• Bolster Anti-Virus Protection – Although not the only way to protect your network and customer data from attacks, anti-virus (AV) protection should remain a top priority and not be taken for granted. AV software is designed to prevent, search for, detect, and remove software viruses as well as other malicious software like Trojans, adware, worms and much more. By some estimates, there are 60,000 new pieces of malware created daily. The basic Windows Defender AV software that is built into the latest versions of Windows have been shown in Industry tests to only stop about 80% of the malware that is out there. And its signature files are updated only once a day. So just AV is not enough to protect against many of these new threats, yet it is still extremely important to overall system security. With added heuristic functionality, which looks at the behavior of a file in addition to its signature to determine if it is malware, today’s AV is much more advanced than it was just five years ago. As a result, modern AV is now very effective at blocking a wide array of malware, including spyware, adware, keyloggers, remote access Trojans and root kits.
  • Go Comprehensive – Most security experts recommend that companies of all sizes take a comprehensive approach to IT security. While keeping AV software up to date is extremely important, providing multiple layers of security to all your endpoints should be the goal. These layers can include AV, Application Monitoring, Content/Web Filtering and Data Loss Prevention (DLP). Rather than purchasing individual solutions from various vendors, small to mid-sized retailers are better served by choosing a robust IT security package that provides cross-platform support for mobile endpoints, servers, networks and gateways. By choosing one complete endpoint security solution that has everything from AV to DLP included, retailers can focus on protecting invaluable data assets rather than worrying if multiple software licenses have expired, leaving their data and their customers’ data exposed and ripe for theft.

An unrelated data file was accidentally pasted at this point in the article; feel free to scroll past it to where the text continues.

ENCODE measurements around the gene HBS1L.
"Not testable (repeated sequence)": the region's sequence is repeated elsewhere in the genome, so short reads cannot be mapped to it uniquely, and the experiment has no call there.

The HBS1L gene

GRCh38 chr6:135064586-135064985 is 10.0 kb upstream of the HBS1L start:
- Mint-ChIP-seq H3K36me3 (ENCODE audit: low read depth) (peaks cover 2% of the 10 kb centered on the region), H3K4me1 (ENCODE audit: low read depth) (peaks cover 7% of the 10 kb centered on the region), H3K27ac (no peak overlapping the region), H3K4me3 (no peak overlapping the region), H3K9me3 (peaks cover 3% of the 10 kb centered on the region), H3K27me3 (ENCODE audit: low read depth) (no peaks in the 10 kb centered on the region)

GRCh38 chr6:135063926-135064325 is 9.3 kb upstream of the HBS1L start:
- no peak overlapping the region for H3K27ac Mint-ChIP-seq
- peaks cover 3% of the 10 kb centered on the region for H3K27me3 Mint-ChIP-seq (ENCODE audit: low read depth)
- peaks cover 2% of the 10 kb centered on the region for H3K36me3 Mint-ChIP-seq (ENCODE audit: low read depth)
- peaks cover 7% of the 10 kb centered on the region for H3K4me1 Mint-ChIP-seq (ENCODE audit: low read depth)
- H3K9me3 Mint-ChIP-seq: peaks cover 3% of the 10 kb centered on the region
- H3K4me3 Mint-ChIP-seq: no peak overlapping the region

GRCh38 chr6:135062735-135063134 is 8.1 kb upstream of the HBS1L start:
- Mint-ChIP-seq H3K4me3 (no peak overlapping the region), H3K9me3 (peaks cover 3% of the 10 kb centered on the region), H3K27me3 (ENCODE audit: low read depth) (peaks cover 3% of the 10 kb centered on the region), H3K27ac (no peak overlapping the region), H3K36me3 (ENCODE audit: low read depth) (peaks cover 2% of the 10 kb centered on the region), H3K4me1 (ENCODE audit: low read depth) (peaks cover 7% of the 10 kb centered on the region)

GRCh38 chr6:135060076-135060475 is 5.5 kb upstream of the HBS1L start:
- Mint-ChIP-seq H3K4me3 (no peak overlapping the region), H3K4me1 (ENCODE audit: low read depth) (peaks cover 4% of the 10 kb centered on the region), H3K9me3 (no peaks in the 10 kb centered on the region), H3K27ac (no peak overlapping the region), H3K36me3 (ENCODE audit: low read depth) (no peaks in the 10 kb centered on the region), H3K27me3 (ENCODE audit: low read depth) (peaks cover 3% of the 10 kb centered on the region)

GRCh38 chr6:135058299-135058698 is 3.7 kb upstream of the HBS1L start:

• Future Proof Your Security – Keeping up with trends is as important to SMBs as it is to large big box retailers. The “Internet of Things” (IoT) is one trend that is picking up steam day-by-day. From an IT security standpoint, it should be evaluated as another potential risk to business and consumers alike. As more sensor-driven systems, such as refrigerators, cars and even smartwatches, connect to the Internet, cybersecurity protections must also step up to prevent data breaches and compromises. IT security will need to keep up with this new era of “Everything connected, all the time.” Retailers must also be aware that this may affect secure payment methods, and adjust their IT security strategies as a result. The retailers that keep up with quickly evolving technology like IoT will be three steps ahead of the game.

This post originally appeared in the September issue of Website Magazine.